GQ (Italy) called Davide Longo, "the most talented and intense Italian novelist of his generation." In this dystopian, post-apocalyptic literary novel, Italy is on the brink of collapse: borders are closed, banks are refusing to distribute money to their clients, the postal service is shuttered, and food supplies are running short. Armed gangs of drug-fueled youth rampage through the countryside as the nation descends into chaos.
Leonardo was once a famous writer and professor before a sex scandal ended his marriage and his career. With society collapsing around them, his ex-wife leaves their daughter and son in his care as she sets off in search of her new husband, who is missing. Ultimately, Leonardo is forced to evacuate and take his children to safety, but to do so he will have to summon a quality he has never exhibited before: courage.
The Last Man Standing
Leonardo pushed back the curtain and took a long look at the courtyard where three cars were parked, one of which was his own. The open space was surrounded by a metal net three meters high with barbed wire at the top. The previous evening, though blinded by the light the guard had shone in his face, he had noticed the outline of the little tower, but he now realized it had been skillfully constructed from old advertising panels, sheets of metal, sections of railing, a shower cubicle, and a fire escape. One of the two searchlights above it was pointed at the courtyard and the other directed at the desolate emptiness beyond the fence.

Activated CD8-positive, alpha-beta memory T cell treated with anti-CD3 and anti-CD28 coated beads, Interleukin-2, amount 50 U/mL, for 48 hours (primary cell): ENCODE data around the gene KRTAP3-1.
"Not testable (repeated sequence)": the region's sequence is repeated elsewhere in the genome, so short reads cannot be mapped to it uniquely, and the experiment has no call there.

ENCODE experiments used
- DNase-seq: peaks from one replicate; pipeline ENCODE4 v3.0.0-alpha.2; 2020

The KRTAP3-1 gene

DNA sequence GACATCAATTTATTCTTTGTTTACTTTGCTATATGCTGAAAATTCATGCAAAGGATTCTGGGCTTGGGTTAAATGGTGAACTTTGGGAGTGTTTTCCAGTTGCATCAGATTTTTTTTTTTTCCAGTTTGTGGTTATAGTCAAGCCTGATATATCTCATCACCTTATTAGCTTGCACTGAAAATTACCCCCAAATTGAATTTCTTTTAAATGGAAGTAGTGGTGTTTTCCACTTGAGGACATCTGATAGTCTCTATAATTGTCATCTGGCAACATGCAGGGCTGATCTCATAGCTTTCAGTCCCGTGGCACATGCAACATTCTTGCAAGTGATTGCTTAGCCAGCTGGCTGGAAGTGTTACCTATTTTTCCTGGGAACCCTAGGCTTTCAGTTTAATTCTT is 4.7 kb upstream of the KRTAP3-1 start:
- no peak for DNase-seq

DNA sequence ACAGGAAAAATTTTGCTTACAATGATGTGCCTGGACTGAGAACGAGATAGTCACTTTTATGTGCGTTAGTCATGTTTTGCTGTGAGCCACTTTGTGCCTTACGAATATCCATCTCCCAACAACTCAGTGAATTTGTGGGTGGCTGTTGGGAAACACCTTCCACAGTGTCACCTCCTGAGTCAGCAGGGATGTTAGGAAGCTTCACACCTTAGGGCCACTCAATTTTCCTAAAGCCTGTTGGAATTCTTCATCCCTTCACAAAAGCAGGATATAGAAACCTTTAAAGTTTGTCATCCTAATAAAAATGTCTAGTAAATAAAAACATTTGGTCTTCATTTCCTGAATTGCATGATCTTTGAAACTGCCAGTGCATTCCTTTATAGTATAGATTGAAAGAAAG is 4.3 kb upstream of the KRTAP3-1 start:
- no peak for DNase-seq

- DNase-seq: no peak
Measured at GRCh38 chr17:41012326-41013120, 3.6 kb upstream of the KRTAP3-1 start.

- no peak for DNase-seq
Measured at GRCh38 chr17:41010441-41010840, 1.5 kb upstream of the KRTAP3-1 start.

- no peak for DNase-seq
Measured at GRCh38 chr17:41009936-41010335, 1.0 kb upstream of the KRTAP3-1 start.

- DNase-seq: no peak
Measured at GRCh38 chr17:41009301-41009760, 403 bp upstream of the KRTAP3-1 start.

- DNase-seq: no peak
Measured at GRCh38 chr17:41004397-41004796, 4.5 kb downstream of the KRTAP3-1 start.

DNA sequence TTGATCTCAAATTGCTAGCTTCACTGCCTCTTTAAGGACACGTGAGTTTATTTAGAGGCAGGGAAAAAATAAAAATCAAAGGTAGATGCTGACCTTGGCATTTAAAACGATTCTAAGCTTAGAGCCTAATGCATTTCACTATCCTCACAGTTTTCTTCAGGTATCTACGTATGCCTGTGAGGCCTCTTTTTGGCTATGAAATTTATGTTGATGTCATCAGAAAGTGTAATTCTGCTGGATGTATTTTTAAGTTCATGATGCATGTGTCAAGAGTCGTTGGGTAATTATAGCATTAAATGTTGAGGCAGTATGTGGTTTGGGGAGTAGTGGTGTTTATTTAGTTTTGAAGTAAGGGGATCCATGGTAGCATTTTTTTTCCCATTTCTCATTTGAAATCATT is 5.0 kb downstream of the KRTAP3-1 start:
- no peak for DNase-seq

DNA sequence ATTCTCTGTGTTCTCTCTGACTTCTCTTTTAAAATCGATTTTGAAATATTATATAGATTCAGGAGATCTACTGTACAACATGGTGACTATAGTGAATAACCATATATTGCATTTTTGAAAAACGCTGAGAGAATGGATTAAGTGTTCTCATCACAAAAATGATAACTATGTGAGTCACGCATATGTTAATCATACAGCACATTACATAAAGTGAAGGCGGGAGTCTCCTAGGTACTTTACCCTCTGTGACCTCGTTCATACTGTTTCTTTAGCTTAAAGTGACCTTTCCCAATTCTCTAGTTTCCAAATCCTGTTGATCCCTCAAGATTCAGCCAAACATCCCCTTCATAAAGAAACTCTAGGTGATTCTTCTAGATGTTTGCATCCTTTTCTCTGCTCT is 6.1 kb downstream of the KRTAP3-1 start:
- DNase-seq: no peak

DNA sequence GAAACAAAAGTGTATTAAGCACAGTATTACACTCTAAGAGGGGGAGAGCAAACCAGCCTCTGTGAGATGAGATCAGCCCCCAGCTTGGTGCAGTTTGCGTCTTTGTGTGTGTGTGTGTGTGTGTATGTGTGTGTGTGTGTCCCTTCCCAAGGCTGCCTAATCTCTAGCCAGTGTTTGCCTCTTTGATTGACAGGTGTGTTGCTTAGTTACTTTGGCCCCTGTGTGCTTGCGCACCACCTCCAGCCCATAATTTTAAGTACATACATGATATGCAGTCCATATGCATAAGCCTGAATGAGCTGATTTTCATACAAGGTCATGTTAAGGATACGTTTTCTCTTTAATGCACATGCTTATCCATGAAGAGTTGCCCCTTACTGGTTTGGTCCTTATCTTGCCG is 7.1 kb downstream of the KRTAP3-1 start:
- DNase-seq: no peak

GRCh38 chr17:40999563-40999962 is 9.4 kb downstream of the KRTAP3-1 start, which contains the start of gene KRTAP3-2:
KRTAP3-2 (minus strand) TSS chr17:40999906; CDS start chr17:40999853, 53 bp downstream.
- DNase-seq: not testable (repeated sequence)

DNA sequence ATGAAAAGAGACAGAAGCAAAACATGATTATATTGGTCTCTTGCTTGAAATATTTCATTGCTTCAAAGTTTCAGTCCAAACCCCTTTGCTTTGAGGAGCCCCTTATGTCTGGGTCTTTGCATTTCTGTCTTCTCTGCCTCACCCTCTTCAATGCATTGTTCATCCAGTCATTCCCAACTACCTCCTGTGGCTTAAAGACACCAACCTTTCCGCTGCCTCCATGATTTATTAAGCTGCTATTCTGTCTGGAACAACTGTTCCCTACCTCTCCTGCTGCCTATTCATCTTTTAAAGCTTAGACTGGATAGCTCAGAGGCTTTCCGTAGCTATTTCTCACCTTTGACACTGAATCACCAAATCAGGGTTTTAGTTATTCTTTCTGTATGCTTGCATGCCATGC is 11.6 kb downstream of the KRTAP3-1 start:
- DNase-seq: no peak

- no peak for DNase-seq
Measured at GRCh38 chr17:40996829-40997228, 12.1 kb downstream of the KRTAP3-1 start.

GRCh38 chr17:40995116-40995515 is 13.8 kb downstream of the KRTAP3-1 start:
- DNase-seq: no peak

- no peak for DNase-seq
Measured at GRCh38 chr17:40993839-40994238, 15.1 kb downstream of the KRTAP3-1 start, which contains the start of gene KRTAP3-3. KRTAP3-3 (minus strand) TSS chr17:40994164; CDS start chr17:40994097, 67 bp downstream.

He looked out at the fl at fields covered with low bushes where the road stretched into the distance, with occasional bends despite the fact that nothing seemed to be in the way to make them necessary. The sky was a monotonous unmarked gray for as far as he could see it, reminiscent in every way of the last few days. A man ...
Despite its doomful and depressing tone, this novel is thought provoking and leavened with bright moments of grace...I closed the book feeling that the power of greatness in humanity is stronger and more lasting than the ineptitude and evil mankind can contrive.
(Reviewed by Judy Krueger).
Full Review (1051 words).
After I finished reading The Last Man Standing, I became curious about post-apocalyptic novels written by authors from countries outside of the United States. A rather lengthy and frustrating Internet search led me to science fiction conventions around the world, prizes awarded, and books that have been translated into English. It also brought up the question of the difference between the post-apocalyptic and dystopian genres.
Earlier this year, BookBrowse reviewer Cindy Anderson wrote about Dystopian Fiction in the Beyond The Book feature for Kat Zhang's What's Left of Me. Briefly the difference is that dystopian literature deals with worlds that are the very opposite of utopias, while post-apocalyptic books imagine the world...
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